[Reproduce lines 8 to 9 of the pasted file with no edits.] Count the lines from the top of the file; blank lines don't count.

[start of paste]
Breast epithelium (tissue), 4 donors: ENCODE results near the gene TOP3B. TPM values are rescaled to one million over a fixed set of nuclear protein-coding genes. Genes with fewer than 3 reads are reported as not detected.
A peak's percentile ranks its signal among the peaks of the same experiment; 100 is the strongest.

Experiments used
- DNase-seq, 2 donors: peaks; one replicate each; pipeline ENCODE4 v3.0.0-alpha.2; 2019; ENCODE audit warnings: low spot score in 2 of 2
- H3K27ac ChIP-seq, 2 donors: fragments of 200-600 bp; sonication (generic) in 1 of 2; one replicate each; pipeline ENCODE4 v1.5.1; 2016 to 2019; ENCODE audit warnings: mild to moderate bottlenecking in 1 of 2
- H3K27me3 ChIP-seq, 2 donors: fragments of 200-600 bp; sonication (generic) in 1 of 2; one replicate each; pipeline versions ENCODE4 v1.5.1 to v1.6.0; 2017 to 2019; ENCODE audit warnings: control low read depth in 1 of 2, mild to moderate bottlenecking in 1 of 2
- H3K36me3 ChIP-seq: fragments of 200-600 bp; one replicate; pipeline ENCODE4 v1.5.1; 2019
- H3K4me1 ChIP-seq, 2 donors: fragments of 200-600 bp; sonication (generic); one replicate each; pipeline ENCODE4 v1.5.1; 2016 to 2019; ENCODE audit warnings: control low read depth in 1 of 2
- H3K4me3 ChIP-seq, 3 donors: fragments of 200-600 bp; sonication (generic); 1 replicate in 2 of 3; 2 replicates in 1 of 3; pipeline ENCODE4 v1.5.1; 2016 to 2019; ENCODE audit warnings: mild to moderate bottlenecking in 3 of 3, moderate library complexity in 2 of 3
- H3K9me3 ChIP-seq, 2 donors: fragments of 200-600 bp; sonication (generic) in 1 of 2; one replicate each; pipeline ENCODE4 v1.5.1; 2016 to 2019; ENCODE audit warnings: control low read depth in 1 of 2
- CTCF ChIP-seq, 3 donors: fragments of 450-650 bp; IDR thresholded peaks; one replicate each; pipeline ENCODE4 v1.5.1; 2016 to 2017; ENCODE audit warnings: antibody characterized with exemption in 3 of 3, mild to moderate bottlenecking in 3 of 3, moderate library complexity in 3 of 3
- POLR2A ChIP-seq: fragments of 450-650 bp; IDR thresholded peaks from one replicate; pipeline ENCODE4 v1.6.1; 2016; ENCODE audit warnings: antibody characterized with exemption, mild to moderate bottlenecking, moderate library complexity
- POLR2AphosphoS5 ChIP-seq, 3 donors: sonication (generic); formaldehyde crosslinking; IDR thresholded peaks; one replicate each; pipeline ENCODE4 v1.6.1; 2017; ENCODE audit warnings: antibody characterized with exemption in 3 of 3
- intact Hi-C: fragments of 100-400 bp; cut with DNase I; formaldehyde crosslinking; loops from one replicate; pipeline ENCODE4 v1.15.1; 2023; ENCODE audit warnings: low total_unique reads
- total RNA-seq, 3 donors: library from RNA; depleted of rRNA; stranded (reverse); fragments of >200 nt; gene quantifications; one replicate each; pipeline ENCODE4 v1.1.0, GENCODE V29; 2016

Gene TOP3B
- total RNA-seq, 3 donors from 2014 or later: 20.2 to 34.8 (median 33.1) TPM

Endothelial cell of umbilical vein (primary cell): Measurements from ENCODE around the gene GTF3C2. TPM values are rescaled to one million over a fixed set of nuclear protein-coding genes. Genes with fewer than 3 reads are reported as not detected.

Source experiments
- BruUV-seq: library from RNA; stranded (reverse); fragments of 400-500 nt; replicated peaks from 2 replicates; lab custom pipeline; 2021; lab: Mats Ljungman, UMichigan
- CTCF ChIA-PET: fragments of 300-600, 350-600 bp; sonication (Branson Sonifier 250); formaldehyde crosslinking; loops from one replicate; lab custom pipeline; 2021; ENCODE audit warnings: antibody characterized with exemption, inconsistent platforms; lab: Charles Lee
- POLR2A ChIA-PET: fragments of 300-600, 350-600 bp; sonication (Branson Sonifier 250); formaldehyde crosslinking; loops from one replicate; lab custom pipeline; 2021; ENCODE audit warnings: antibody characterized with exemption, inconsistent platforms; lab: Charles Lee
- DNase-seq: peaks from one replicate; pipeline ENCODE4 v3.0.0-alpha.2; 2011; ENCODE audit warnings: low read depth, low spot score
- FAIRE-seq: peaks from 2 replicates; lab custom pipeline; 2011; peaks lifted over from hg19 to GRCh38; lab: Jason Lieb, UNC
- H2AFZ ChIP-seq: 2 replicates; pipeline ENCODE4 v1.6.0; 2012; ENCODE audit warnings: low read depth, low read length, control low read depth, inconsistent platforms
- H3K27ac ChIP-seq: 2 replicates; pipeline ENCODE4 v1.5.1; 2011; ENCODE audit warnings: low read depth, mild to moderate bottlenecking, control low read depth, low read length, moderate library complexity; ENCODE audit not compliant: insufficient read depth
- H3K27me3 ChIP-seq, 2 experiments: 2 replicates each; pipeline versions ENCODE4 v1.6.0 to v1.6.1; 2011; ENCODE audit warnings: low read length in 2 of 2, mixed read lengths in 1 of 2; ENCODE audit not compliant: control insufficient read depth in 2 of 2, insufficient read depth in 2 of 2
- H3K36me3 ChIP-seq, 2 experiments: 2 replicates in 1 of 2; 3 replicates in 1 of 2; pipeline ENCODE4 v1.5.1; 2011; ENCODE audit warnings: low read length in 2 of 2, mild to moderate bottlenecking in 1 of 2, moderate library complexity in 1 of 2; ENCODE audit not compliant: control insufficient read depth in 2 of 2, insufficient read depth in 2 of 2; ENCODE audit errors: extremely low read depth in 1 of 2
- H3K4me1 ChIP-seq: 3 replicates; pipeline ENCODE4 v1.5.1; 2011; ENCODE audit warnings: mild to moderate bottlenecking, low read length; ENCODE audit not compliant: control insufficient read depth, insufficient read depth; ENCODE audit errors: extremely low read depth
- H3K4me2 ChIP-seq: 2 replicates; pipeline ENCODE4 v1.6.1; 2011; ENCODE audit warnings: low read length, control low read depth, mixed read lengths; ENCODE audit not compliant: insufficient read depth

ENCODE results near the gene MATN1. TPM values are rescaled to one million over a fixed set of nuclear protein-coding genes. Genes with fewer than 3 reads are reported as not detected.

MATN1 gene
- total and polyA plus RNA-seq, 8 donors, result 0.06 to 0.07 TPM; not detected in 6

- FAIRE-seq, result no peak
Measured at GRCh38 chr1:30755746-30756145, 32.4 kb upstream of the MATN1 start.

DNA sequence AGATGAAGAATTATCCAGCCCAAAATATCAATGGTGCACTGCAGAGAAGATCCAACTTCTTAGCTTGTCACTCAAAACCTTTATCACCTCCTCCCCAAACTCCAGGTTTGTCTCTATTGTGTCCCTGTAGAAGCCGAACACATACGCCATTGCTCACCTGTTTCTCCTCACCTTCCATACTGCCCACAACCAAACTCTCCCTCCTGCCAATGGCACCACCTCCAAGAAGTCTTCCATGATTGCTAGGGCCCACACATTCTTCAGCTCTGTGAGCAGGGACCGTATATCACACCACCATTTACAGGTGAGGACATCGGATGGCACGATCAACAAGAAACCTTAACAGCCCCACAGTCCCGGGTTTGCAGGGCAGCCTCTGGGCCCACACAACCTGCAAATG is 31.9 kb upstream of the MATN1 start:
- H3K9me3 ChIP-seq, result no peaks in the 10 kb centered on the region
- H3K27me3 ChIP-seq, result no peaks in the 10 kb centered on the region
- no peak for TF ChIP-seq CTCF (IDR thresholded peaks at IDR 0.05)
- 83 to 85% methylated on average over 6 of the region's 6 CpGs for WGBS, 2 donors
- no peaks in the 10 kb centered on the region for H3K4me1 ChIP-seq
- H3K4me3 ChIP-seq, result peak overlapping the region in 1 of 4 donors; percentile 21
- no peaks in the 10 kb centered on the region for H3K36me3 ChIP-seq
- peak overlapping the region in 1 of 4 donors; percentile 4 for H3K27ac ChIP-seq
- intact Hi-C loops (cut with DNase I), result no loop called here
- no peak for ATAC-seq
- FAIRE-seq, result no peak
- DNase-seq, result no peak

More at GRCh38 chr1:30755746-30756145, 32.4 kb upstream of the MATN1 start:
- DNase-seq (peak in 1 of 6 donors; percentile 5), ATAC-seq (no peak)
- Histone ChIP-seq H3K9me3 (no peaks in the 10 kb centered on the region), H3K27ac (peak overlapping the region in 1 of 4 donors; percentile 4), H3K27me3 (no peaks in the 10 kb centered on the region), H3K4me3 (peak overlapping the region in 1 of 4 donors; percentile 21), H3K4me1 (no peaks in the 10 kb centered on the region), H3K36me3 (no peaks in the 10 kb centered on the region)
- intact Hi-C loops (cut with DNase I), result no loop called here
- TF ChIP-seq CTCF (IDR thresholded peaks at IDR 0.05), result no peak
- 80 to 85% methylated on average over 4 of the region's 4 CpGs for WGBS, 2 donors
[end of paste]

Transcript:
- H3K4me1 ChIP-seq, 2 donors: fragments of 200-600 bp; sonication (generic); one replicate each; pipeline ENCODE4 v1.5.1; 2016 to 2019; ENCODE audit warnings: control low read depth in 1 of 2
- H3K4me3 ChIP-seq, 3 donors: fragments of 200-600 bp; sonication (generic); 1 replicate in 2 of 3; 2 replicates in 1 of 3; pipeline ENCODE4 v1.5.1; 2016 to 2019; ENCODE audit warnings: mild to moderate bottlenecking in 3 of 3, moderate library complexity in 2 of 3